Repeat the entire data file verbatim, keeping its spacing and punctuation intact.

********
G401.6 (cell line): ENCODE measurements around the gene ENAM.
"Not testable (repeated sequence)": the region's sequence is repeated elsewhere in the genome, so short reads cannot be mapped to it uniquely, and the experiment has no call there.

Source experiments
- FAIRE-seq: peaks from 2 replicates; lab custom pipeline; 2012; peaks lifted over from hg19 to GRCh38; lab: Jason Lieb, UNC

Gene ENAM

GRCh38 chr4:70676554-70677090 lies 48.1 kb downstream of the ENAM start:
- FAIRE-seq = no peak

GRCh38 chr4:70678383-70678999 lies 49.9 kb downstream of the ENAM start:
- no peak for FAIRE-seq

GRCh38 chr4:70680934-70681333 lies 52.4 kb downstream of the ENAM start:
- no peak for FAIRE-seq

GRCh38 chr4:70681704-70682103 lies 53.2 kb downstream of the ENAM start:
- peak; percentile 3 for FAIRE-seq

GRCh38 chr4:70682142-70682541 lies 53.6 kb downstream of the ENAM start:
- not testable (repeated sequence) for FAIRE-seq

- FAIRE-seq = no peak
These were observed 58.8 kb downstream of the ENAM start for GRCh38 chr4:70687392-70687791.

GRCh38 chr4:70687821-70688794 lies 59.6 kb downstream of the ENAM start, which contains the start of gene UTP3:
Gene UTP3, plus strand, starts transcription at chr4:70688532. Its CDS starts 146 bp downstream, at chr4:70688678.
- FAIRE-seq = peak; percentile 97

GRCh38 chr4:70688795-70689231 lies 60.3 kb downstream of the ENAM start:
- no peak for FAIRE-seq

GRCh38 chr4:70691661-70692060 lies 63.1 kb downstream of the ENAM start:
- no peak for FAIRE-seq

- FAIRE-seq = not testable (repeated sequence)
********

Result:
G401.6 (cell line): ENCODE measurements around the gene ENAM.
"Not testable (repeated sequence)": the region's sequence is repeated elsewhere in the genome, so short reads cannot be mapped to it uniquely, and the experiment has no call there.

Source experiments
- FAIRE-seq: peaks from 2 replicates; lab custom pipeline; 2012; peaks lifted over from hg19 to GRCh38; lab: Jason Lieb, UNC

Gene ENAM

GRCh38 chr4:70676554-70677090 lies 48.1 kb downstream of the ENAM start:
- FAIRE-seq = no peak

GRCh38 chr4:70678383-70678999 lies 49.9 kb downstream of the ENAM start:
- no peak for FAIRE-seq

GRCh38 chr4:70680934-70681333 lies 52.4 kb downstream of the ENAM start:
- no peak for FAIRE-seq

GRCh38 chr4:70681704-70682103 lies 53.2 kb downstream of the ENAM start:
- peak; percentile 3 for FAIRE-seq

GRCh38 chr4:70682142-70682541 lies 53.6 kb downstream of the ENAM start:
- not testable (repeated sequence) for FAIRE-seq

- FAIRE-seq = no peak
These were observed 58.8 kb downstream of the ENAM start for GRCh38 chr4:70687392-70687791.

GRCh38 chr4:70687821-70688794 lies 59.6 kb downstream of the ENAM start, which contains the start of gene UTP3:
Gene UTP3, plus strand, starts transcription at chr4:70688532. Its CDS starts 146 bp downstream, at chr4:70688678.
- FAIRE-seq = peak; percentile 97

GRCh38 chr4:70688795-70689231 lies 60.3 kb downstream of the ENAM start:
- no peak for FAIRE-seq

GRCh38 chr4:70691661-70692060 lies 63.1 kb downstream of the ENAM start:
- no peak for FAIRE-seq

- FAIRE-seq = not testable (repeated sequence)